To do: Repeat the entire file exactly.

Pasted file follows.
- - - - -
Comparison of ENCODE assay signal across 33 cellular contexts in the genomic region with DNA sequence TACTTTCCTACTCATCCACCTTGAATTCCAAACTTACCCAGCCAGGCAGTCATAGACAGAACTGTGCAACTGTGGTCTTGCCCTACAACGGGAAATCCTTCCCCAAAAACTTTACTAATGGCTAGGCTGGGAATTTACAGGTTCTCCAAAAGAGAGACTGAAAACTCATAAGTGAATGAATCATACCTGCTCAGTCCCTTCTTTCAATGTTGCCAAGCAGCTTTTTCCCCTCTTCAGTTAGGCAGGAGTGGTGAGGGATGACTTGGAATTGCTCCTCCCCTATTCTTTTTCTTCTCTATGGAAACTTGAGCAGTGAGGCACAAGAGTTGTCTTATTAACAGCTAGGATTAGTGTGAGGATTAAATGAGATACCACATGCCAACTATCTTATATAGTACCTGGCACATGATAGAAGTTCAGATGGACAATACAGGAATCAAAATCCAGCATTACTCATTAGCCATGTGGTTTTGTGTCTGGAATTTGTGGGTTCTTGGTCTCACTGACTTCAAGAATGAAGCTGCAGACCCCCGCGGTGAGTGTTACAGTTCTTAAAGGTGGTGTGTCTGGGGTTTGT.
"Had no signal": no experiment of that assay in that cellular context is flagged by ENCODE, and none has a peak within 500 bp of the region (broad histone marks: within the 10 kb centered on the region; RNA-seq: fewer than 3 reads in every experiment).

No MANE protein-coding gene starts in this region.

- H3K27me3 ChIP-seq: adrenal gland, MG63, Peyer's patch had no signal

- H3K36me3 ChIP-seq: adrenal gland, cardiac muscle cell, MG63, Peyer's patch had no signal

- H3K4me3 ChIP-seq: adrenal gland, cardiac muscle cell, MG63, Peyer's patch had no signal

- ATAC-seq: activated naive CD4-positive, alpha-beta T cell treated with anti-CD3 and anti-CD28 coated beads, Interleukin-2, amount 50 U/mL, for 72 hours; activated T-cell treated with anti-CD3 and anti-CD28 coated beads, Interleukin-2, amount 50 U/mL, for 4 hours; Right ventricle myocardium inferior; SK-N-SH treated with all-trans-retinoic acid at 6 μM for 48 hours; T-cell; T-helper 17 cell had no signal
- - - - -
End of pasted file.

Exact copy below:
Comparison of ENCODE assay signal across 33 cellular contexts in the genomic region with DNA sequence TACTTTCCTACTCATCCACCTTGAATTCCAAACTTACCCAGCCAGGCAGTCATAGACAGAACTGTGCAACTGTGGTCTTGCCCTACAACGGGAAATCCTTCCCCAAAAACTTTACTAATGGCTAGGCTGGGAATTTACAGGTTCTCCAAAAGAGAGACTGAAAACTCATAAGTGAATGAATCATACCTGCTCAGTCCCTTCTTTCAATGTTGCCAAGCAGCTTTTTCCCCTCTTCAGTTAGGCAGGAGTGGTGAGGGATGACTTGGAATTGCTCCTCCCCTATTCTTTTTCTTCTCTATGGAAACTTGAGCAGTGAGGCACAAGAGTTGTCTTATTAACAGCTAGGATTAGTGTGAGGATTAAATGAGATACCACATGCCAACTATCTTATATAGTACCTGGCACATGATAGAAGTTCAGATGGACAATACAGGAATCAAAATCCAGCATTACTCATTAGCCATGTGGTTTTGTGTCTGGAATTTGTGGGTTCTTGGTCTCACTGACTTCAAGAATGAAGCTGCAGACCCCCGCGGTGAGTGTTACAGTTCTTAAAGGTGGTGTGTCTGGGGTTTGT.
"Had no signal": no experiment of that assay in that cellular context is flagged by ENCODE, and none has a peak within 500 bp of the region (broad histone marks: within the 10 kb centered on the region; RNA-seq: fewer than 3 reads in every experiment).

No MANE protein-coding gene starts in this region.

- H3K27me3 ChIP-seq: adrenal gland, MG63, Peyer's patch had no signal

- H3K36me3 ChIP-seq: adrenal gland, cardiac muscle cell, MG63, Peyer's patch had no signal

- H3K4me3 ChIP-seq: adrenal gland, cardiac muscle cell, MG63, Peyer's patch had no signal

- ATAC-seq: activated naive CD4-positive, alpha-beta T cell treated with anti-CD3 and anti-CD28 coated beads, Interleukin-2, amount 50 U/mL, for 72 hours; activated T-cell treated with anti-CD3 and anti-CD28 coated beads, Interleukin-2, amount 50 U/mL, for 4 hours; Right ventricle myocardium inferior; SK-N-SH treated with all-trans-retinoic acid at 6 μM for 48 hours; T-cell; T-helper 17 cell had no signal